In college, "I chose my friends carefully," he said in his first book, "Dreams From My Father."Read the whole thing.
These friends included "Marxist professors and structural feminists and punk rock performance poets" -- in Obama's own words -- as well as the "more politically active black students." He later visited a former member of the terrorist Weatherman underground, who endorsed him when he ran for state senator.
Obama didn't just happen to encounter Jeremiah Wright, who just happened to say some way out things. Jeremiah Wright is in the same mold as the kinds of people Barack Obama began seeking out in college -- members of the left, anti-American counter-culture.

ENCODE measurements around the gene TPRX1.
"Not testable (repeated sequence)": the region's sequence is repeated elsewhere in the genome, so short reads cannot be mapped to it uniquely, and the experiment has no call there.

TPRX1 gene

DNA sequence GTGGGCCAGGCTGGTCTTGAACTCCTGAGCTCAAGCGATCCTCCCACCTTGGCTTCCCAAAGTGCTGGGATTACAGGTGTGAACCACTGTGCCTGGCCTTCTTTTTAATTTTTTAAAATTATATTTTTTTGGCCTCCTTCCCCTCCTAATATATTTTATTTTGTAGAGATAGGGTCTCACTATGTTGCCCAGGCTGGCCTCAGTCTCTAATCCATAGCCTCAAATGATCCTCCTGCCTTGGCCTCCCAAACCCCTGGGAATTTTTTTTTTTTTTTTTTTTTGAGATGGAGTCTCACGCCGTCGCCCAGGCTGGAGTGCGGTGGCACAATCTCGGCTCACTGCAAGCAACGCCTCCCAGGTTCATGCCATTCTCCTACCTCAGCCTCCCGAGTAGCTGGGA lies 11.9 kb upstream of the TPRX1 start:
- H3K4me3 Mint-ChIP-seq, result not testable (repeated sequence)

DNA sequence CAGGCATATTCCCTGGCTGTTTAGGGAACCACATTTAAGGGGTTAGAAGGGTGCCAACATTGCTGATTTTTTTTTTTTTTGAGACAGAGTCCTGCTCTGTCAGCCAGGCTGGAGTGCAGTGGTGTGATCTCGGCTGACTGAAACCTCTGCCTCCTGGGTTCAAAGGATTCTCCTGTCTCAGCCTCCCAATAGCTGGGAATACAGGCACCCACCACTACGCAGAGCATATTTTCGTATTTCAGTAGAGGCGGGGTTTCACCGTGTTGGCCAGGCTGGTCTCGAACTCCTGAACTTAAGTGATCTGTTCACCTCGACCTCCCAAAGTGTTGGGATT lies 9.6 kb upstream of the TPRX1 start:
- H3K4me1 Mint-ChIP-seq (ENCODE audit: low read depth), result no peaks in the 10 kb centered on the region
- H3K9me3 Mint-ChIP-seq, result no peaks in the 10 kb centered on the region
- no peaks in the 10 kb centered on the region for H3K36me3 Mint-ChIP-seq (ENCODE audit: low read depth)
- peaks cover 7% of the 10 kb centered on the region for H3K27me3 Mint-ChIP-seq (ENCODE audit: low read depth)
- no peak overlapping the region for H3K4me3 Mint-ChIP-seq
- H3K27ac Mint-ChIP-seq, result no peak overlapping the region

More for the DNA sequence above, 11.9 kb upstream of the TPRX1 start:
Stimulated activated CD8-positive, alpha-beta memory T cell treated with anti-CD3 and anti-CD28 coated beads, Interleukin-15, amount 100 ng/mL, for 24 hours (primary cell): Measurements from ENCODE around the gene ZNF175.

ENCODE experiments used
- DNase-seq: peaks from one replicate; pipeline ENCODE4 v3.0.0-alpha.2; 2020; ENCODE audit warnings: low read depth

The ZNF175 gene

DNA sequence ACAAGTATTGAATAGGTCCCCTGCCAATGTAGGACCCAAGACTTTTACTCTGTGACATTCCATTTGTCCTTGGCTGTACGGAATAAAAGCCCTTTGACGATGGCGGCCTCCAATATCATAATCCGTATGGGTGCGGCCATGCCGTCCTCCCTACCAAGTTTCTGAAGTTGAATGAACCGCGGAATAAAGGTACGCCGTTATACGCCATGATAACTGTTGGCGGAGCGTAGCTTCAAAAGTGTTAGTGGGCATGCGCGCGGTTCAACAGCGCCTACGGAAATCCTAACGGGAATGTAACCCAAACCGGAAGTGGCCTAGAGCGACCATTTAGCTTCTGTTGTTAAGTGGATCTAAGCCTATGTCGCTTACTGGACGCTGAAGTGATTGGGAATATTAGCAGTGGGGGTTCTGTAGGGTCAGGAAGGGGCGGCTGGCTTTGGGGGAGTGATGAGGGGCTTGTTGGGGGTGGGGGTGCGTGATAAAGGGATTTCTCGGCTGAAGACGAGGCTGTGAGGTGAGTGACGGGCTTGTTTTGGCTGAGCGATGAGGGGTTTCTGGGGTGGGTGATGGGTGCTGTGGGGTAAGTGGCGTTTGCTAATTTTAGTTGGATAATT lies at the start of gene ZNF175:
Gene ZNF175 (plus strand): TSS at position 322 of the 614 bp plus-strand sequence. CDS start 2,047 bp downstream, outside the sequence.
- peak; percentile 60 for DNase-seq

... Obama was one of those people seeking a racial identity that he had never really experienced in growing up in a white world. He was trying to become a convert to blackness, as it were -- and, like many converts, he went overboard....
The irony is that Obama's sudden rise politically to the level of being the leading contender for his party's presidential nomination has required him to project an entirely different persona, that of a post-racial leader who can heal divisiveness and bring us all together.
The ease with which he has accomplished this chameleon-like change, and entranced both white and black Democrats, is a tribute to the man's talent and a warning about his reliability.
March 25, 2008